Couric also wrote that she was a “big RBG fan” and felt her comments were “unworthy of a crusader for equality.” Because she knew the remarks could land Ginsburg in hot water, she said she “lost a lot of sleep” and felt “conflicted” about whether or not to edit them out. 

Couric was trending on Twitter Wednesday and Thursday as people questioned the ethics behind her choice to ultimately cut part of the quote. Some thought the move showed a lack of journalistic integrity while others thought revealing the story now harmed Ginsburg’s legacy.

See what others are saying: (New York Post) (The Daily Mail) (Insider)

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Biden Administration Orders ICE To Halt Workplace Raids



The Department of Homeland Security will now focus on targeting employers who exploit undocumented workers, instead of carrying out raids that dissuade those workers from reporting labor violations.

DHS Reverses Worksite Raid Policy

The Biden administration announced Tuesday that it was ordering Immigration and Customs Enforcement (ICE) to stop workplace raids.

The move marks a reversal from Trump administration policies that have been strongly criticized by immigration activists who argue the efforts created fear in immigrant communities and dissuaded them from reporting labor violations or exploitative employment practices.

In addition to stopping the raids, Department of Homeland Security (DHS) Secretary Alejandro Mayorkas said in a memo that the administration will refocus enforcement efforts to instead target “employers who exploit unauthorized workers, conduct illegal activities or impose unsafe working conditions.” 

Mayorkas added that the immigration agencies housed in DHS will have the next 60 days to identify harmful existing policies and come up with new ones that provide better deportation protections for workers who report their employers.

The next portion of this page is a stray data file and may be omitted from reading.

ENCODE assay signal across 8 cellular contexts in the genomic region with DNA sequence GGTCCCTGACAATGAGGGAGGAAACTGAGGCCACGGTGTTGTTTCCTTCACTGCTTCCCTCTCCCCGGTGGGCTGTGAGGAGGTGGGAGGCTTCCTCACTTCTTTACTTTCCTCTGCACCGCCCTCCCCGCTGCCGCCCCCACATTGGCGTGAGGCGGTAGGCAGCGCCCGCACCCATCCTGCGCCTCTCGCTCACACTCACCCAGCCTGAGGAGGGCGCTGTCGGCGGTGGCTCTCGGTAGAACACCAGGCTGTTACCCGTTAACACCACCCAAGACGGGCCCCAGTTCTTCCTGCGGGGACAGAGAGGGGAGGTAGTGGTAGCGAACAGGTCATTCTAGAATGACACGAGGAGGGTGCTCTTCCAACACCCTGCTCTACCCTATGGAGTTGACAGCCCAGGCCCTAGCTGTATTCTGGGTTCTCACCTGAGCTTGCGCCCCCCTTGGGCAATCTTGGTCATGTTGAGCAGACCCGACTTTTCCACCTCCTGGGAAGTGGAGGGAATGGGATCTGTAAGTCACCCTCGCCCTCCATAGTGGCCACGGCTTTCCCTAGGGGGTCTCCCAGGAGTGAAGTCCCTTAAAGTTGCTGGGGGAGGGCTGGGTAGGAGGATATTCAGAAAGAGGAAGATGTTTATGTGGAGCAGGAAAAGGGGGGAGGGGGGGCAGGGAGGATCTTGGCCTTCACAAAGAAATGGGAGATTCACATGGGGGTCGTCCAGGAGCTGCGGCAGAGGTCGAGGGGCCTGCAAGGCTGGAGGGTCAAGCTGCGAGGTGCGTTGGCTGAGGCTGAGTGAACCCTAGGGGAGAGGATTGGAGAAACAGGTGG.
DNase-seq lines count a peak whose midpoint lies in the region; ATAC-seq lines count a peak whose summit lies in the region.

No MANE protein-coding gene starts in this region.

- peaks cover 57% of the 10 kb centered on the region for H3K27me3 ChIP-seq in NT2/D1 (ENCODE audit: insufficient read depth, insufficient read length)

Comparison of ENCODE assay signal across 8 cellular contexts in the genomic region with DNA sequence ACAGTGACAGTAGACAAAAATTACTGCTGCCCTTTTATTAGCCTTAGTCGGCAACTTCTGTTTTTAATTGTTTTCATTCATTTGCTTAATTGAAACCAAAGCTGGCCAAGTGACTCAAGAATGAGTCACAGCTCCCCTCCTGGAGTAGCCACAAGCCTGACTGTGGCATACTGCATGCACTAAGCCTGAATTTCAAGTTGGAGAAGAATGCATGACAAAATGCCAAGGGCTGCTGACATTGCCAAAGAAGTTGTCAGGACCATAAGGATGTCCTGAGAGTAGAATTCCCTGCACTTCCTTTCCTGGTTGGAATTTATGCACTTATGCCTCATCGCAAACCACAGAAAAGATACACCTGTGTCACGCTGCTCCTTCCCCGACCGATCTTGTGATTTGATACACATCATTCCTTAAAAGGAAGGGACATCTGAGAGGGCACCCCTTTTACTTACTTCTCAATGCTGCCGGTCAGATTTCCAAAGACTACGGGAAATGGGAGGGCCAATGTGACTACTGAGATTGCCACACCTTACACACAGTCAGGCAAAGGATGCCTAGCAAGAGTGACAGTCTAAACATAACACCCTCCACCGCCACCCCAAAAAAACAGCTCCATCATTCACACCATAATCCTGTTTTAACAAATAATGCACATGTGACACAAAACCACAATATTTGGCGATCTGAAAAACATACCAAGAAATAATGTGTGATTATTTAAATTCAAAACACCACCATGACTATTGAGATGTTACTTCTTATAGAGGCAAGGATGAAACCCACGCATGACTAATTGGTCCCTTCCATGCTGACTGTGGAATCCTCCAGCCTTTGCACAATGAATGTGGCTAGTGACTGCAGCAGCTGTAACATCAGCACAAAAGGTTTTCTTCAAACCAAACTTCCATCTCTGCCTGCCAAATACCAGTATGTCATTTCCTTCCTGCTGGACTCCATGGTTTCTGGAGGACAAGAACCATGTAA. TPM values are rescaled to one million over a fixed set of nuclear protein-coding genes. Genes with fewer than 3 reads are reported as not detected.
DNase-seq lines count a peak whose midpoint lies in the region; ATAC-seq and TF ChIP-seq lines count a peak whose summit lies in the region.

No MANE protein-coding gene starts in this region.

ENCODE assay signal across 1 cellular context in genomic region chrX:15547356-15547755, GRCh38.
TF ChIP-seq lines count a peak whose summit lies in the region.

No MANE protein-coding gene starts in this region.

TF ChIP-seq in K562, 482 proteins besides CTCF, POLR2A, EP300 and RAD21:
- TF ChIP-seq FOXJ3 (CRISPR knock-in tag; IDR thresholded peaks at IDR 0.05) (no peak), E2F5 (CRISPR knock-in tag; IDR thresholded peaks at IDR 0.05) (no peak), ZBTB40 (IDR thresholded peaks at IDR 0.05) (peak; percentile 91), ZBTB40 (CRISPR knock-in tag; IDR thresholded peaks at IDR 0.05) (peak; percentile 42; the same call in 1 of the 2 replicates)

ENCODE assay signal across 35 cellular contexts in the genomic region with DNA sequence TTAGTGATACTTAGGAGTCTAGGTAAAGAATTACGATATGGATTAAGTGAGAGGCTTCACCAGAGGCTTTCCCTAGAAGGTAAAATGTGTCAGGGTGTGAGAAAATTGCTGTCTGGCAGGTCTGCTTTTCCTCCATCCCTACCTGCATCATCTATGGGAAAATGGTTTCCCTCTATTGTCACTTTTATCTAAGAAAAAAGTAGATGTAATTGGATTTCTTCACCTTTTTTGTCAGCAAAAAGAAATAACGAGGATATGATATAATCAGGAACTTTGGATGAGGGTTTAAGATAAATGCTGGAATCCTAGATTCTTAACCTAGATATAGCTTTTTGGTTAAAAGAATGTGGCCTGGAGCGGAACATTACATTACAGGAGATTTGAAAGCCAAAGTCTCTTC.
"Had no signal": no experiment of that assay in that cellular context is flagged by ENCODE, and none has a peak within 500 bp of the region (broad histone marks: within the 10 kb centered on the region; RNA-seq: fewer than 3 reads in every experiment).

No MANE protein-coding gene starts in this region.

In the Tuesday memo, the secretary argued that shift of focus will “reduce the demand for illegal employment by delivering more severe consequences to exploitative employers” and “increase the willingness of workers to report violations of law by exploitative employers and cooperate in employment and labor standards investigation.”

Labor Market Implications

The new policy comes at a time when the U.S. is experiencing a critical labor shortage, including in many sectors that rely on immigrant labor.

Some companies that use undocumented workers pay them wages that are far below the market rate, which is not only exploitative but also undercuts competitors.

According to Mayorkas, the pivot to employer-based enforcement will help protect American businesses.

“By exploiting undocumented workers and paying them substandard wages, the unscrupulous employers create an unfair labor market,” he said in the memo. “They also unfairly drive down their costs and disadvantage their business competitors who abide by the law.”

It is currently unclear how effective the new efforts will be, but historical precedent does not paint an optimistic picture.

The Biden administration’s efforts closely mirror a similar move by the Obama administration, which attempted to reverse workplace raids authorized under President George W. Bush by targetting those who employ undocumented workers rather than the workers themselves.

That effort, however, still led to thousands of undocumented workers being fired.

See what others are saying: (The Washington Post) (The New York Times) (ABC News)